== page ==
Nanna and Pop are horrified to learn about climate change from their granddaughter. Should they get their hearing aids adjusted or did she just talk about cows farting?
Here is our mini Q&A!
Q: If you were a sound effect, what would you sound like?
A: I would be the sound of waves on a beach.
Q: Why did you write about this topic?
A: To help my mob connect with the issue of climate change. We think about our home, our family, our spiritual world. I wanted us to think outside of this world and the link between climate change and the ongoing colonisation of our world. While we are not included in these conversations it remains white knowledge and white power, and once we know about these things we have the power.
Q: What inspires your writing?
A: I have to tell stories, my family are story tellers. If i had been left with my family on my Country I would have been my role to pass on knowledge, that was stolen from me when I was stolen from my mother, from my family and from my people. Instinctively, I am doing what I was always meant to do. I always have told stories, as a little girl I told stories, it is in my genetic memory, my people are story tellers, we tell our past and from that we tell our futures.
Q: How does climate change affect your community?
A: My people have always been effected by the changing climate we have stories about this, like the one in my play. But this is climate catastrophe this is angry, white fellas have accellerated climate change. Everything that we had done to look after the Country over the last 60,000 years can be destroyed in the matter of decades, how dare they, we nurtured this place because we understand how fragile it was before it was taken away.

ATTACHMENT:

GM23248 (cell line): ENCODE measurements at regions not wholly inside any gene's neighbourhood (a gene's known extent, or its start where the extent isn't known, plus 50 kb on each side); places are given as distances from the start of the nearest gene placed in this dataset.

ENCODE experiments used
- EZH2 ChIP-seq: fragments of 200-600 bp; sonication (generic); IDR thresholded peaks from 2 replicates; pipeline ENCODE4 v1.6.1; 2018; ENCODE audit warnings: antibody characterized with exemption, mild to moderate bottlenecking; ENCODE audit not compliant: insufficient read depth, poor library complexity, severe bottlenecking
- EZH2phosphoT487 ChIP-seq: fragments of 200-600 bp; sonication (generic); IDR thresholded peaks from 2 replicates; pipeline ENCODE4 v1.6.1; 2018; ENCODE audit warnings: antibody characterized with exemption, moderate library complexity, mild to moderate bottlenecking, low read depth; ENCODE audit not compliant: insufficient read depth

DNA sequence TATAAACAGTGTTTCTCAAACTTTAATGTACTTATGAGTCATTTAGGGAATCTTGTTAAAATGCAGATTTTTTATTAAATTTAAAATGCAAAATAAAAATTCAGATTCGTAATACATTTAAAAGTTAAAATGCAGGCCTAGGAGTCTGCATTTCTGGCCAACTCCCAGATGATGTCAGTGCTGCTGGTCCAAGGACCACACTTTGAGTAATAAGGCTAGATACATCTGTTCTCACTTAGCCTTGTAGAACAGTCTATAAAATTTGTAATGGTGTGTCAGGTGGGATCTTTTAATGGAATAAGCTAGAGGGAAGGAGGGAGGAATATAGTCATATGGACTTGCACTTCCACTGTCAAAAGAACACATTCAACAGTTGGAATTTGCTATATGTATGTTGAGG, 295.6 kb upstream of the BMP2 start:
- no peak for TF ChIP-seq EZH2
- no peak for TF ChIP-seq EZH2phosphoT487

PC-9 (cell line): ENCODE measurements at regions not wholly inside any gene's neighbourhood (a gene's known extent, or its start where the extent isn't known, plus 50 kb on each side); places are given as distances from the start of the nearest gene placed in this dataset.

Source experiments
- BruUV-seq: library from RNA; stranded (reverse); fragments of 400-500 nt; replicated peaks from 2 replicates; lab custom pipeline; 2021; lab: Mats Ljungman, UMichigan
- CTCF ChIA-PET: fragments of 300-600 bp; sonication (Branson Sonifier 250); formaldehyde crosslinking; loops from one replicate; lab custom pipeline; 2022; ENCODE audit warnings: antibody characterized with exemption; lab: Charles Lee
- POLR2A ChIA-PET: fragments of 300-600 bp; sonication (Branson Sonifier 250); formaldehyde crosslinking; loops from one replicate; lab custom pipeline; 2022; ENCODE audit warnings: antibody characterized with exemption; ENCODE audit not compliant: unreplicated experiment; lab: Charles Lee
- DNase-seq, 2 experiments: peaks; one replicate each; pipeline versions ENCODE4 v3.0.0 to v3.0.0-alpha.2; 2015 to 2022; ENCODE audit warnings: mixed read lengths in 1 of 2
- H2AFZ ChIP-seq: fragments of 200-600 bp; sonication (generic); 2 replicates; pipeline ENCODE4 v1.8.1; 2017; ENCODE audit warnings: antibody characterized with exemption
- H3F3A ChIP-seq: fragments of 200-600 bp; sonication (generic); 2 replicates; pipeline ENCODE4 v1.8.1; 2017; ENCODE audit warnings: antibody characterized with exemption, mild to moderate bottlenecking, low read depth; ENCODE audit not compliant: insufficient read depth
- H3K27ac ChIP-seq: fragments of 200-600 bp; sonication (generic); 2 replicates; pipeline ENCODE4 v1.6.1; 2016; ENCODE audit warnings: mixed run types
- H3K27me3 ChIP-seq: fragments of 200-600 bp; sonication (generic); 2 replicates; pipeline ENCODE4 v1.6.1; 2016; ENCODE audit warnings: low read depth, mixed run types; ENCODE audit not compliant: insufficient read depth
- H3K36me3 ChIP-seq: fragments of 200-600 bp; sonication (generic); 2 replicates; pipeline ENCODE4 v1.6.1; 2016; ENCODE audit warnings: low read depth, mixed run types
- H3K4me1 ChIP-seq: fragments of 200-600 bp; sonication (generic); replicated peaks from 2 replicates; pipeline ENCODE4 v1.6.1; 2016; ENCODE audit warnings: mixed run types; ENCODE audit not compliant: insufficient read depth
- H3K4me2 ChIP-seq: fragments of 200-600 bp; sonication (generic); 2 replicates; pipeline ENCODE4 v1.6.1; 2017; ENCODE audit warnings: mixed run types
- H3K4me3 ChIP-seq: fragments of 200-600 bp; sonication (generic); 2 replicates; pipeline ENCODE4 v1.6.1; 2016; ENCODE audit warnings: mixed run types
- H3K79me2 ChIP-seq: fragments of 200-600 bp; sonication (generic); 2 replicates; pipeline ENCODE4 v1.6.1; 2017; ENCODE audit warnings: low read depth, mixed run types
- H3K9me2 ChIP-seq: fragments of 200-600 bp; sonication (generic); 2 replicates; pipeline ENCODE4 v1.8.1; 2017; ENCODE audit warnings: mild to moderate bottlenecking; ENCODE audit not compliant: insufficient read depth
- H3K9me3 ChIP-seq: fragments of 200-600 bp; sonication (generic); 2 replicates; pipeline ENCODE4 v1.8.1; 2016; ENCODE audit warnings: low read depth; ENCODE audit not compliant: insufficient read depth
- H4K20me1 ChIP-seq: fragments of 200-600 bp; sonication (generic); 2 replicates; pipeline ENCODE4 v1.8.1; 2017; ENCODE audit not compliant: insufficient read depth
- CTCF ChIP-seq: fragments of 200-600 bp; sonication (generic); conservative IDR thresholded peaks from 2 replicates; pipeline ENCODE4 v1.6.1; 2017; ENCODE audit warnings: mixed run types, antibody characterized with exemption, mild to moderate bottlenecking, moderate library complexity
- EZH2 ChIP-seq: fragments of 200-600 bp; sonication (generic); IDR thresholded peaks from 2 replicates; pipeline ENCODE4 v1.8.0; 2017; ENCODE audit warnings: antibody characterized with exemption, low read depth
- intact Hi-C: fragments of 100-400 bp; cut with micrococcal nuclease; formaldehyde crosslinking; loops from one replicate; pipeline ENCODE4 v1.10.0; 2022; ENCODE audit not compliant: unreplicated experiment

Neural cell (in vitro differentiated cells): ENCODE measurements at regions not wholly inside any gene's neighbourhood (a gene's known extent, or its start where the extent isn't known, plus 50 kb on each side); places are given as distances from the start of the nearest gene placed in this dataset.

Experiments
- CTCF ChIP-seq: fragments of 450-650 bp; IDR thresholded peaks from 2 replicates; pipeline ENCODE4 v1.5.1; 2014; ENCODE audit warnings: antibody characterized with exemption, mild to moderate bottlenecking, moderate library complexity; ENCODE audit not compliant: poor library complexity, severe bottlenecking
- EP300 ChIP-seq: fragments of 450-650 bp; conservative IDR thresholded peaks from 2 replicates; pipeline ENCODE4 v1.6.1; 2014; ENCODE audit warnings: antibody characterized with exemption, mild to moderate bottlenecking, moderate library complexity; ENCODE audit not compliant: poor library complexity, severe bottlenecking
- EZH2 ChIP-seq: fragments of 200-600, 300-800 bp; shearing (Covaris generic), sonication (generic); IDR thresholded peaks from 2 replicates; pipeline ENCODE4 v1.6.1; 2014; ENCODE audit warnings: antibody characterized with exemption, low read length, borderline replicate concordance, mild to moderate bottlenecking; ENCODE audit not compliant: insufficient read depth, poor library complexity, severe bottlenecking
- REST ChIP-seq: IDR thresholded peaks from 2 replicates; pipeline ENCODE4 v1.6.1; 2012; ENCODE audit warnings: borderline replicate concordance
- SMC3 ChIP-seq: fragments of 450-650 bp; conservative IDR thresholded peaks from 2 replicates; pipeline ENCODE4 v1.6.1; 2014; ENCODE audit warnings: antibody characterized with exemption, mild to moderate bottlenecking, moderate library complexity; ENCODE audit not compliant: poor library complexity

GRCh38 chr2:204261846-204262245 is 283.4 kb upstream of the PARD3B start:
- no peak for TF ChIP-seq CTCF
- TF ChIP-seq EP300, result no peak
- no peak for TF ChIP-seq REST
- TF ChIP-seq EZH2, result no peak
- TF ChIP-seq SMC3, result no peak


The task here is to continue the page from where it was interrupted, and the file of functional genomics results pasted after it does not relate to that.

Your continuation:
Q: What is your favourite place in nature?
A: Being inside myself, being me, no matter where I am — on the beach, alone, with family, with my children — to be in me is the most important and precious place in nature.
Darwin Community Arts is a community association dedicated to grassroots arts development in the Darwin Region of the Northern Territory of Australia that started in the 1970s. Here is what they say about their vision:
'There is no art on a dead planet. “Never underestimate the power of a million amateurs with keys to the factory.” - Chris Anderson.'
Soulpepper is Canada's leading artist-driven theatre company and is based in Tkatonro/Toronto. We'll let them introduce themselves in their own words:
'We believe that stories can connect us, that they are vital to our understanding, compassion and knowledge, and that they can motivate us toward social change.'
Sunny's inventive and award-winning theatre works have been presented in over 60 cities across the world and translated into 4 languages. His wide range of audiences have spanned international arts festivals goers, queers in underground warehouses, seniors in regional theatres and young people in drop-in centres.
Our Impact Producer, Chaprece Henry, unpacks the climate themes
in this episode in our Discussion Guide
Written by MARIE MUNKARA
Directed by RACHAEL CHISHOLM
MARIE MUNKARA as Nanna
PETE HAYES as Pop
RACHAEL CHISHOLM as Daughter
NYASHA OGDEN as Granddaughter
Sound design, music, audio mixing and recording engineer MATTHEW CUNLIFFE
Episode Produced by DARWIN COMMUNITY ARTS with support from SUNNY DRAKE PRODUCTIONS
Episode Producers ANNA WEEKES and TANIA LIEMAN
Darwin Community Arts would like to acknowledge the traditional custodians of the lands on which we made this podcast episode, the Larrakia people and we pay our respects to their elders, past present and emerging. We extend that respect to Aboriginal and Torres Strait Islander people everywhere and acknowledge that sovereignty was never ceded.
Find the transcript here.
Learn about how to navigate climate discussions with your friends, by checking out these resources below: